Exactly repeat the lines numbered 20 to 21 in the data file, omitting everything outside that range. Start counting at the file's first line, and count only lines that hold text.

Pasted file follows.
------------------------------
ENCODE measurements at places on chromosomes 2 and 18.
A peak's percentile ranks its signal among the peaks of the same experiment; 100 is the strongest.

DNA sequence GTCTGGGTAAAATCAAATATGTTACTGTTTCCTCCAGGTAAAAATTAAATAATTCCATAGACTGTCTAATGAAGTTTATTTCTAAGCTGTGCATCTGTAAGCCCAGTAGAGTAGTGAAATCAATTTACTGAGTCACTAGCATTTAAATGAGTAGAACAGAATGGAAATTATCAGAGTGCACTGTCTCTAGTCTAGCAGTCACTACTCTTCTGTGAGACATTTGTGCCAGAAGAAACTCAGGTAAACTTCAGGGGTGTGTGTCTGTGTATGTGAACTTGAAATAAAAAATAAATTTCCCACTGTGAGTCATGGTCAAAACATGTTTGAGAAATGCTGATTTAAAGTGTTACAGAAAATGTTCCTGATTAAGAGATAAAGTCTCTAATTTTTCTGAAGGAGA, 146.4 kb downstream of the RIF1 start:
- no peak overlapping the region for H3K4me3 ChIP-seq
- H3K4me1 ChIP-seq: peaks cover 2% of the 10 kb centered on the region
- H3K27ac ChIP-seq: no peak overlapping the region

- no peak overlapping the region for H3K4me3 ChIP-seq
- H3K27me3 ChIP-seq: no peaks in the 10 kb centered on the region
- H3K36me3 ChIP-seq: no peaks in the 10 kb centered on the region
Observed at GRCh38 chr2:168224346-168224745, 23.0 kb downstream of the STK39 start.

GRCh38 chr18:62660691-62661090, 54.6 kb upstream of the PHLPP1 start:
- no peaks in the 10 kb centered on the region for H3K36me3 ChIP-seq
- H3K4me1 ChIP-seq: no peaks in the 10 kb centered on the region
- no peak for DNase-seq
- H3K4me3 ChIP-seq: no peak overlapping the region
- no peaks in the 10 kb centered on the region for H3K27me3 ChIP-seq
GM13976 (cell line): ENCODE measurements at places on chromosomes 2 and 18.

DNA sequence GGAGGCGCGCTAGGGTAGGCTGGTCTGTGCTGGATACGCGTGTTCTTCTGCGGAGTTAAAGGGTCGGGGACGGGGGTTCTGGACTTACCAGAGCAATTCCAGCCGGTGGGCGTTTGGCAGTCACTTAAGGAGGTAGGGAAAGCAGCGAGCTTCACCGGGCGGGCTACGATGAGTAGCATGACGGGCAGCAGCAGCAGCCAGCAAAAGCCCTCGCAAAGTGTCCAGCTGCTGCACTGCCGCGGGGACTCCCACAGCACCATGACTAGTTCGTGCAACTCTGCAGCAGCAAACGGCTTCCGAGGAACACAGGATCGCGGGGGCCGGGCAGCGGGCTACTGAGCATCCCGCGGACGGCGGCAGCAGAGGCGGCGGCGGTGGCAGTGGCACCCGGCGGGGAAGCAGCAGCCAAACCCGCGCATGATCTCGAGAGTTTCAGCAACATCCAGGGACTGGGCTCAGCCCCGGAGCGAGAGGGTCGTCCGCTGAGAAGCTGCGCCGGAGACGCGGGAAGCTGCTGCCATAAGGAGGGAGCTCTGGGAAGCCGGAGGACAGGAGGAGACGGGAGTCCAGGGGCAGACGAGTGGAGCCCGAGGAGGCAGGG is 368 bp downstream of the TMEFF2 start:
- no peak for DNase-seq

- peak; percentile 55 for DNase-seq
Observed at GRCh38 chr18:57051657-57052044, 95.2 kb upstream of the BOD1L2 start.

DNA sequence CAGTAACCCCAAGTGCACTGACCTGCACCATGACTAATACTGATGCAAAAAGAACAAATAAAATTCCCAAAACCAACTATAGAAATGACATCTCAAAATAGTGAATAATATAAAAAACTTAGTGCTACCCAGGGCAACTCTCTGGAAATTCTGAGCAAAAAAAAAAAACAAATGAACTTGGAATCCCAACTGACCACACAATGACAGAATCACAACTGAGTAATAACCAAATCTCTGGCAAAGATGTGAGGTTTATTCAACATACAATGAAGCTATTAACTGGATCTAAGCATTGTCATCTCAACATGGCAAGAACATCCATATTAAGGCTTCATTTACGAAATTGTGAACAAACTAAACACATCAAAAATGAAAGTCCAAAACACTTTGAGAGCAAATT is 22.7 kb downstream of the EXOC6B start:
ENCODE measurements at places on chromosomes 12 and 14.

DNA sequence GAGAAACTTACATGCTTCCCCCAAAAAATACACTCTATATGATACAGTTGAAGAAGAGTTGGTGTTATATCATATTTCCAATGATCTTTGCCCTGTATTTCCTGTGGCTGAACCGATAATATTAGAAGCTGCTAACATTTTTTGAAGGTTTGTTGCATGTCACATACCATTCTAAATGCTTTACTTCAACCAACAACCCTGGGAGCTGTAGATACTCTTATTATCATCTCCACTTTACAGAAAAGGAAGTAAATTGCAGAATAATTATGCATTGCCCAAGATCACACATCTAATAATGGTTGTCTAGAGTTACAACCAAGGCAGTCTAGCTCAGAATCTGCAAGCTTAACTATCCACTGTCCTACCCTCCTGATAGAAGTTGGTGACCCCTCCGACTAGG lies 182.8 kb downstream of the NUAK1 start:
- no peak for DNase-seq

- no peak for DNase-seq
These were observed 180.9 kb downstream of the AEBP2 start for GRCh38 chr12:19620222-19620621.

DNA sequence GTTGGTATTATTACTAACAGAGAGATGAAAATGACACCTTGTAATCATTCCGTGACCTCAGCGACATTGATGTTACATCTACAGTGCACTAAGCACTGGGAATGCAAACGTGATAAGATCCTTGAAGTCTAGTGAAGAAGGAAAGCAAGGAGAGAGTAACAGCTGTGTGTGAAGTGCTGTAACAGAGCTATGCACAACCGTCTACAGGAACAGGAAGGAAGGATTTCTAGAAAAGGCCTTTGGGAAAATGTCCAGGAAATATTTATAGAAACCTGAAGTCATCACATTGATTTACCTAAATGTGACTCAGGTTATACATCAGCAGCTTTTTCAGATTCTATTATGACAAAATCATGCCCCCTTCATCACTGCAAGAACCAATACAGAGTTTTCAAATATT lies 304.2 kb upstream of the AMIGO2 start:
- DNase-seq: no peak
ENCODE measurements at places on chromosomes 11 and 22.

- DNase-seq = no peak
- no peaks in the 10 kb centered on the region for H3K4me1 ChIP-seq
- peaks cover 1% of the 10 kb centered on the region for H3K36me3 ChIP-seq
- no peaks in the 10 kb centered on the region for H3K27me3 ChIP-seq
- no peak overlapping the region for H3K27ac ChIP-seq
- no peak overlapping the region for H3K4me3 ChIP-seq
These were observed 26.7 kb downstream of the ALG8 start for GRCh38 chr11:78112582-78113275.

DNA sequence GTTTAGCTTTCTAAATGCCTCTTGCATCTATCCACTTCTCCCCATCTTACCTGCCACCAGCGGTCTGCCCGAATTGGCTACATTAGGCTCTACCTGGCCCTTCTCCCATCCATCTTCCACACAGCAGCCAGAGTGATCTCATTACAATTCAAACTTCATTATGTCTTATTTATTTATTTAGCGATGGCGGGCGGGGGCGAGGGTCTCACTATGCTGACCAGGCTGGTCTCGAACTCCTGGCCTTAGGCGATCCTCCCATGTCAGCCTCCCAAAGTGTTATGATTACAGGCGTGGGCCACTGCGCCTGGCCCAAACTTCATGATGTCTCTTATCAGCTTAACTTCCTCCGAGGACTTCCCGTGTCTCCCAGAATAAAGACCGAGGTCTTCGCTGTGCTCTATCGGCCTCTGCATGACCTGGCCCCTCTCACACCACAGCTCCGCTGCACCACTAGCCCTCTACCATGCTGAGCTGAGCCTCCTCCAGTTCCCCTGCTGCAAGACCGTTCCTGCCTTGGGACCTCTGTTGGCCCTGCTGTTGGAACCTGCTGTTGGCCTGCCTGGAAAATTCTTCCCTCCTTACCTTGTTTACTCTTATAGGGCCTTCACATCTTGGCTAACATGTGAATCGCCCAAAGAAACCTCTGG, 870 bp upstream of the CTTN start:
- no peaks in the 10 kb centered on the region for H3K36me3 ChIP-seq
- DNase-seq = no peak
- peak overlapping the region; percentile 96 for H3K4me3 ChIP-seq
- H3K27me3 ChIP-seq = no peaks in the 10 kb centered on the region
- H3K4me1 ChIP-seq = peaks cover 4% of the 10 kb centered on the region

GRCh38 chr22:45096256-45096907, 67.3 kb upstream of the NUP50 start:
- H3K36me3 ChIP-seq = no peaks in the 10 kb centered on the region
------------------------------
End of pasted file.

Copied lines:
- peak; percentile 55 for DNase-seq
Observed at GRCh38 chr18:57051657-57052044, 95.2 kb upstream of the BOD1L2 start.